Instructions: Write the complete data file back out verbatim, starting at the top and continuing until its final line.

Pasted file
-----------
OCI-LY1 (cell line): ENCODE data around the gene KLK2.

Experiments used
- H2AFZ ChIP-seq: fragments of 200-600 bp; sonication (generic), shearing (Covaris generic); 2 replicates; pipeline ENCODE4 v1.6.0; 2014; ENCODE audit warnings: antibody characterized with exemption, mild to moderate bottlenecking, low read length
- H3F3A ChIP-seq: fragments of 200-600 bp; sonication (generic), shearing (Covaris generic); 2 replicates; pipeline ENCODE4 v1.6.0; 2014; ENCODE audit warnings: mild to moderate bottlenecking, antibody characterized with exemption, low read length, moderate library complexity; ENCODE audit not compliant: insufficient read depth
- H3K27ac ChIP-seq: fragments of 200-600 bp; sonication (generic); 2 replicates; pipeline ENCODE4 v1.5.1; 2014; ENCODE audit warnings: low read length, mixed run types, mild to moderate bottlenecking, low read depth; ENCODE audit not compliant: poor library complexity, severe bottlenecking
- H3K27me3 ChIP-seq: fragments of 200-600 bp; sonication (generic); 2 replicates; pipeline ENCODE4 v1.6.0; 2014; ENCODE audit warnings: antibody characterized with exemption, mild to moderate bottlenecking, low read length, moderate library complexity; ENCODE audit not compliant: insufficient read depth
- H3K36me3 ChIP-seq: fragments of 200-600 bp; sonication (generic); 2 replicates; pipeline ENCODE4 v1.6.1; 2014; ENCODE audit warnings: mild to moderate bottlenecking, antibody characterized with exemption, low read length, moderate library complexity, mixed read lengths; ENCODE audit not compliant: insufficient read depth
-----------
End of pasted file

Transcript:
OCI-LY1 (cell line): ENCODE data around the gene KLK2.

Experiments used
- H2AFZ ChIP-seq: fragments of 200-600 bp; sonication (generic), shearing (Covaris generic); 2 replicates; pipeline ENCODE4 v1.6.0; 2014; ENCODE audit warnings: antibody characterized with exemption, mild to moderate bottlenecking, low read length
- H3F3A ChIP-seq: fragments of 200-600 bp; sonication (generic), shearing (Covaris generic); 2 replicates; pipeline ENCODE4 v1.6.0; 2014; ENCODE audit warnings: mild to moderate bottlenecking, antibody characterized with exemption, low read length, moderate library complexity; ENCODE audit not compliant: insufficient read depth
- H3K27ac ChIP-seq: fragments of 200-600 bp; sonication (generic); 2 replicates; pipeline ENCODE4 v1.5.1; 2014; ENCODE audit warnings: low read length, mixed run types, mild to moderate bottlenecking, low read depth; ENCODE audit not compliant: poor library complexity, severe bottlenecking
- H3K27me3 ChIP-seq: fragments of 200-600 bp; sonication (generic); 2 replicates; pipeline ENCODE4 v1.6.0; 2014; ENCODE audit warnings: antibody characterized with exemption, mild to moderate bottlenecking, low read length, moderate library complexity; ENCODE audit not compliant: insufficient read depth
- H3K36me3 ChIP-seq: fragments of 200-600 bp; sonication (generic); 2 replicates; pipeline ENCODE4 v1.6.1; 2014; ENCODE audit warnings: mild to moderate bottlenecking, antibody characterized with exemption, low read length, moderate library complexity, mixed read lengths; ENCODE audit not compliant: insufficient read depth